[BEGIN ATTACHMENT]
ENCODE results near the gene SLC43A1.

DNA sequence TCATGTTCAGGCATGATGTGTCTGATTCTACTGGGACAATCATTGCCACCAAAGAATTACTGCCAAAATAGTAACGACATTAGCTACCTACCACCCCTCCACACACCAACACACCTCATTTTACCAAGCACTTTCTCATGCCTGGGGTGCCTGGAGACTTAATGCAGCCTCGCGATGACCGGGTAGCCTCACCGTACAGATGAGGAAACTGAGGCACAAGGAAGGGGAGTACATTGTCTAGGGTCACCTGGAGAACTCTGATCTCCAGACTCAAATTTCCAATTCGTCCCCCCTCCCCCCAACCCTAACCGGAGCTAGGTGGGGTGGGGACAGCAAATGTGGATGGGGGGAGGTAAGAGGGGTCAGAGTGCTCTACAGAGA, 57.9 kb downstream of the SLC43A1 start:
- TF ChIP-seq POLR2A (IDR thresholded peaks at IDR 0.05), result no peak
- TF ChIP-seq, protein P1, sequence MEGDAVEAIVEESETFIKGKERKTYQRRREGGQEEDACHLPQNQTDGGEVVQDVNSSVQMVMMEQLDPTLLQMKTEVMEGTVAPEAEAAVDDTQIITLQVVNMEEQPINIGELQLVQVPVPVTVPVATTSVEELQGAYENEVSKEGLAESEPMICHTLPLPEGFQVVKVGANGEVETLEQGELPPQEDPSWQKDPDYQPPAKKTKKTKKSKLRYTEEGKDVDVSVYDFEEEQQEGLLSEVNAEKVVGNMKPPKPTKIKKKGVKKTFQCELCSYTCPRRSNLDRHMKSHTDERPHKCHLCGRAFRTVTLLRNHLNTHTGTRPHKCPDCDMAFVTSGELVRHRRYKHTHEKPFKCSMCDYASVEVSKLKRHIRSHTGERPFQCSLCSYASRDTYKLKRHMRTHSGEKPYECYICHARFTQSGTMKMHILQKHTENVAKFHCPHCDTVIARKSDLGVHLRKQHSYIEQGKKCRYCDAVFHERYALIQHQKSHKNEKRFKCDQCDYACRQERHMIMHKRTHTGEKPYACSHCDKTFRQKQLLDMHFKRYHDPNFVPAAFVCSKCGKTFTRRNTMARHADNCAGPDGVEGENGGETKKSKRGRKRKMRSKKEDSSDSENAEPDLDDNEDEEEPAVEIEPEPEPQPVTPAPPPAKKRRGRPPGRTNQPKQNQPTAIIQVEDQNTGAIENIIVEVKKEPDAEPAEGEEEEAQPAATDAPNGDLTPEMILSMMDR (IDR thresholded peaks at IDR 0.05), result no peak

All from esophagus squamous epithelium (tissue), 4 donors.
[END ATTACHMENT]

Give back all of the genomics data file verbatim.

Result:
ENCODE results near the gene SLC43A1.

DNA sequence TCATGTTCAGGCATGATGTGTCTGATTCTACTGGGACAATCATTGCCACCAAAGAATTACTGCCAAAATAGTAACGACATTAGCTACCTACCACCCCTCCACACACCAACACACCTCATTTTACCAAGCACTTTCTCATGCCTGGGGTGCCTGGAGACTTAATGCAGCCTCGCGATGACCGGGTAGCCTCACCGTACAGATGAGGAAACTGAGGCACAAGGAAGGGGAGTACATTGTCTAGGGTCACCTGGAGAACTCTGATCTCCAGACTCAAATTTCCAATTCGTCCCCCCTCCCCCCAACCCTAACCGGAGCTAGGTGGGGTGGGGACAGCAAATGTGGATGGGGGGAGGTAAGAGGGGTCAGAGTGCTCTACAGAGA, 57.9 kb downstream of the SLC43A1 start:
- TF ChIP-seq POLR2A (IDR thresholded peaks at IDR 0.05), result no peak
- TF ChIP-seq, protein P1, sequence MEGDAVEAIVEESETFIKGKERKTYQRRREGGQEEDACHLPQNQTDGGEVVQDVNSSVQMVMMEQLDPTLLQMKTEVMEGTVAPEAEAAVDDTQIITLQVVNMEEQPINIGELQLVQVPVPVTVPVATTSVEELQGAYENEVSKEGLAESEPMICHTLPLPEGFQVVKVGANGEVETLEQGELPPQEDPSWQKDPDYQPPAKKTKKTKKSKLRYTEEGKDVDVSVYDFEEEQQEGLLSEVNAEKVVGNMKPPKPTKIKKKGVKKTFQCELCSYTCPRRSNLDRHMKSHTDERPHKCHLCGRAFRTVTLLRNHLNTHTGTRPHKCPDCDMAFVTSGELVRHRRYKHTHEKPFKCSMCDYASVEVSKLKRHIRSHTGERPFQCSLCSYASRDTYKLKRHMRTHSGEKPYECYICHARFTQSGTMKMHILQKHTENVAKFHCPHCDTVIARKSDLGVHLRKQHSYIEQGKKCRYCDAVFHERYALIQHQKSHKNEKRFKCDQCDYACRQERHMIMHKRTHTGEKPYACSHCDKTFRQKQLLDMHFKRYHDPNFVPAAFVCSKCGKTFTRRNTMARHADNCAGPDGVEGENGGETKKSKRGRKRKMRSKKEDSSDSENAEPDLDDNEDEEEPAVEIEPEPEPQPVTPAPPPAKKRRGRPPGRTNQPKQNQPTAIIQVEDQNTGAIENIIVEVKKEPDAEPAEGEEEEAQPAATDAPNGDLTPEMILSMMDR (IDR thresholded peaks at IDR 0.05), result no peak

All from esophagus squamous epithelium (tissue), 4 donors.